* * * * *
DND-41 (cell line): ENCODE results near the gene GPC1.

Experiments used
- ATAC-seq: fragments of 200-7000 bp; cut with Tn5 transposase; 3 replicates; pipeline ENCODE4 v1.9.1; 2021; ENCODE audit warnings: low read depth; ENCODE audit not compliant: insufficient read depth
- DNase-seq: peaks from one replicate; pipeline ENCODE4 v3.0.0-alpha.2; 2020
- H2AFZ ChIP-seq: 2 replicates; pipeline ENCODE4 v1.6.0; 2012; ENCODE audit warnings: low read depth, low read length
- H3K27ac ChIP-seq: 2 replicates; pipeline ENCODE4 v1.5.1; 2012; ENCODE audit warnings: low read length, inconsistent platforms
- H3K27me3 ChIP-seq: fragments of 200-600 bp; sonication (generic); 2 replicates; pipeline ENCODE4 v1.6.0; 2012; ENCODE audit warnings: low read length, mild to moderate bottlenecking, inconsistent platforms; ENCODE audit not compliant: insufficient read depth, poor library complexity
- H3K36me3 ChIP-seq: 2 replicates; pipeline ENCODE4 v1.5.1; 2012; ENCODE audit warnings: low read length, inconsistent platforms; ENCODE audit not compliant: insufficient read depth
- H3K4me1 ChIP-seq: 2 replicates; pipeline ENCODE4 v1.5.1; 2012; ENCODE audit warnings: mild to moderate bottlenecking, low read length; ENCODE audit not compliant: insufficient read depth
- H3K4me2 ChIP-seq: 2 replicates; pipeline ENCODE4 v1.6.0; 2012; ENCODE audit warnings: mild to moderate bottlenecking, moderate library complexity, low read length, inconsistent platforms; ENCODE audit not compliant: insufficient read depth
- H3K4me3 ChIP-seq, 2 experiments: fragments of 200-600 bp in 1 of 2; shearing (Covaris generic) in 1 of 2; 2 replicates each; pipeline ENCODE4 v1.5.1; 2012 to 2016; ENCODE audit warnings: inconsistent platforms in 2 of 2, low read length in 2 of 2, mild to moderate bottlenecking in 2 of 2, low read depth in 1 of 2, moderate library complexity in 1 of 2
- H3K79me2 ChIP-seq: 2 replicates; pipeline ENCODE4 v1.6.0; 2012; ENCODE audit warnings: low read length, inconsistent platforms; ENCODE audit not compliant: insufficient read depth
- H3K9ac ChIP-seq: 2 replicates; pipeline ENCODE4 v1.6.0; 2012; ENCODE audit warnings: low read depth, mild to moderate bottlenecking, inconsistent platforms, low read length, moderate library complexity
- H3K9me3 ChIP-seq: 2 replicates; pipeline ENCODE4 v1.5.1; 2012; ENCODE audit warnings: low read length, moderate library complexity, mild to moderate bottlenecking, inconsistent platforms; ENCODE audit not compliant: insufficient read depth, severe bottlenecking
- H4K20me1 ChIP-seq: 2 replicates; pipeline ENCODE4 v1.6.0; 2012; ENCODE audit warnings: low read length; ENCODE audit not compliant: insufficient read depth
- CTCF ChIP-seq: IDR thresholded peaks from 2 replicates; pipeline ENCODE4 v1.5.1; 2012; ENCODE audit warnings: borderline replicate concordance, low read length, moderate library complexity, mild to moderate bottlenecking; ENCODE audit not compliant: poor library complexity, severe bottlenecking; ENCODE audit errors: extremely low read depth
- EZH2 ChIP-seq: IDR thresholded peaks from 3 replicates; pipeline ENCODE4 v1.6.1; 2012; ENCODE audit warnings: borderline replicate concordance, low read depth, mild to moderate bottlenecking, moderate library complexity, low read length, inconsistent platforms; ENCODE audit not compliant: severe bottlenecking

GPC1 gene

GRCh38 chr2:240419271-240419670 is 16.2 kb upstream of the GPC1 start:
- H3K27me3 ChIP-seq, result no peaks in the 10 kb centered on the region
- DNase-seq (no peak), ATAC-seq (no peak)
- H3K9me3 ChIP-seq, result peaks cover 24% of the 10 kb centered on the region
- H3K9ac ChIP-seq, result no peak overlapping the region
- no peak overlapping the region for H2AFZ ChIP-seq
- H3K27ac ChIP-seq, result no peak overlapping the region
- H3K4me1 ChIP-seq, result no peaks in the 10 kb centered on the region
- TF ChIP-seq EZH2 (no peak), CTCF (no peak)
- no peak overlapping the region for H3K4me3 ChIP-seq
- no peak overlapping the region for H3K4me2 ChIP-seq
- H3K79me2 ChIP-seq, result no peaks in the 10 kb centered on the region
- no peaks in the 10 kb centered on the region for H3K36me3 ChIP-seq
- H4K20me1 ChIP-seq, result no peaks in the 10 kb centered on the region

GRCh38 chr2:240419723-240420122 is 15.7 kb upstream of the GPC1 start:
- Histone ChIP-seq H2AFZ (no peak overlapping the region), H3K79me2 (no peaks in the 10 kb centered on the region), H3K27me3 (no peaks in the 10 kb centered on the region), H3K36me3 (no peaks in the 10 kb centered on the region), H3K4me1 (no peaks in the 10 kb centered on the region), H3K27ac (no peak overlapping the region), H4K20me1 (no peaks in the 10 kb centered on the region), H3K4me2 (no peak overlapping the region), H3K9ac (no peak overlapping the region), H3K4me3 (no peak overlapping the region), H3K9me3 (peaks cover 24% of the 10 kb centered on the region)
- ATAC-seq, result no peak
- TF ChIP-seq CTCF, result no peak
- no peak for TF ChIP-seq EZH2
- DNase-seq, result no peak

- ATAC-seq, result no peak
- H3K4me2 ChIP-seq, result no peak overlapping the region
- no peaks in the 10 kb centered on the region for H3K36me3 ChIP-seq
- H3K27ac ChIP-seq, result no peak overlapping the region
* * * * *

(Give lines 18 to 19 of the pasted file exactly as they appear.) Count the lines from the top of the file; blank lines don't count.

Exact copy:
GPC1 gene

GRCh38 chr2:240419271-240419670 is 16.2 kb upstream of the GPC1 start: